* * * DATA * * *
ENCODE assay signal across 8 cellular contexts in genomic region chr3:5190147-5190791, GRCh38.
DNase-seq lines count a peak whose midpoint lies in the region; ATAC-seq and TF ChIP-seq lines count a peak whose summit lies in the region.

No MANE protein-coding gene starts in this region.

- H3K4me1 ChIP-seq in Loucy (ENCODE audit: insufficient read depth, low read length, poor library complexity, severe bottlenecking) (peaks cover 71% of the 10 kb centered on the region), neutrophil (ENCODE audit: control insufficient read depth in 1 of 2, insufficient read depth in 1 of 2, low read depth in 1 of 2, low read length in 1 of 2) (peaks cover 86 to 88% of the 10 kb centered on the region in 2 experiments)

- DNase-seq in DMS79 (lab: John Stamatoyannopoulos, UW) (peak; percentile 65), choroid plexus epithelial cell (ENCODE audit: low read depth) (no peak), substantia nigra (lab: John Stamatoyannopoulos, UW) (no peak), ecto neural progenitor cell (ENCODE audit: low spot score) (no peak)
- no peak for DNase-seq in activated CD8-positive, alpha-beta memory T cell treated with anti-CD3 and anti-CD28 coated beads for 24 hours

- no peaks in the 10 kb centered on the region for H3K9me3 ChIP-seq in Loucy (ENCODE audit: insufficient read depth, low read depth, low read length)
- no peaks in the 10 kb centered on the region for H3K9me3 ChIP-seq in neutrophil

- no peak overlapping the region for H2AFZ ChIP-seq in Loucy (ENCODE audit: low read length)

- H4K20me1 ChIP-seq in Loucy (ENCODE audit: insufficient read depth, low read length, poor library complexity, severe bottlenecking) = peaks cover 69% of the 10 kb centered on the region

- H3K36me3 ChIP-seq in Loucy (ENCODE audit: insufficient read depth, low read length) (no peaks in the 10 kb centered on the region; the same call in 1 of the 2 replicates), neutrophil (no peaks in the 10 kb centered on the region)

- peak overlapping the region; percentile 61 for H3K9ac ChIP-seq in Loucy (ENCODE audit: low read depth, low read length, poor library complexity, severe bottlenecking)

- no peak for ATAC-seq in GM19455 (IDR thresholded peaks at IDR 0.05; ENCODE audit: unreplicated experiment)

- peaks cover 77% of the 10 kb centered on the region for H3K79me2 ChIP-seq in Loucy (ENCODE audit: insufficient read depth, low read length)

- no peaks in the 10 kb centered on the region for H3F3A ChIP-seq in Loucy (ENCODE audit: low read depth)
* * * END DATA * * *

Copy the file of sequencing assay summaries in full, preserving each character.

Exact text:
ENCODE assay signal across 8 cellular contexts in genomic region chr3:5190147-5190791, GRCh38.
DNase-seq lines count a peak whose midpoint lies in the region; ATAC-seq and TF ChIP-seq lines count a peak whose summit lies in the region.

No MANE protein-coding gene starts in this region.

- H3K4me1 ChIP-seq in Loucy (ENCODE audit: insufficient read depth, low read length, poor library complexity, severe bottlenecking) (peaks cover 71% of the 10 kb centered on the region), neutrophil (ENCODE audit: control insufficient read depth in 1 of 2, insufficient read depth in 1 of 2, low read depth in 1 of 2, low read length in 1 of 2) (peaks cover 86 to 88% of the 10 kb centered on the region in 2 experiments)

- DNase-seq in DMS79 (lab: John Stamatoyannopoulos, UW) (peak; percentile 65), choroid plexus epithelial cell (ENCODE audit: low read depth) (no peak), substantia nigra (lab: John Stamatoyannopoulos, UW) (no peak), ecto neural progenitor cell (ENCODE audit: low spot score) (no peak)
- no peak for DNase-seq in activated CD8-positive, alpha-beta memory T cell treated with anti-CD3 and anti-CD28 coated beads for 24 hours

- no peaks in the 10 kb centered on the region for H3K9me3 ChIP-seq in Loucy (ENCODE audit: insufficient read depth, low read depth, low read length)
- no peaks in the 10 kb centered on the region for H3K9me3 ChIP-seq in neutrophil

- no peak overlapping the region for H2AFZ ChIP-seq in Loucy (ENCODE audit: low read length)

- H4K20me1 ChIP-seq in Loucy (ENCODE audit: insufficient read depth, low read length, poor library complexity, severe bottlenecking) = peaks cover 69% of the 10 kb centered on the region

- H3K36me3 ChIP-seq in Loucy (ENCODE audit: insufficient read depth, low read length) (no peaks in the 10 kb centered on the region; the same call in 1 of the 2 replicates), neutrophil (no peaks in the 10 kb centered on the region)

- peak overlapping the region; percentile 61 for H3K9ac ChIP-seq in Loucy (ENCODE audit: low read depth, low read length, poor library complexity, severe bottlenecking)

- no peak for ATAC-seq in GM19455 (IDR thresholded peaks at IDR 0.05; ENCODE audit: unreplicated experiment)

- peaks cover 77% of the 10 kb centered on the region for H3K79me2 ChIP-seq in Loucy (ENCODE audit: insufficient read depth, low read length)

- no peaks in the 10 kb centered on the region for H3F3A ChIP-seq in Loucy (ENCODE audit: low read depth)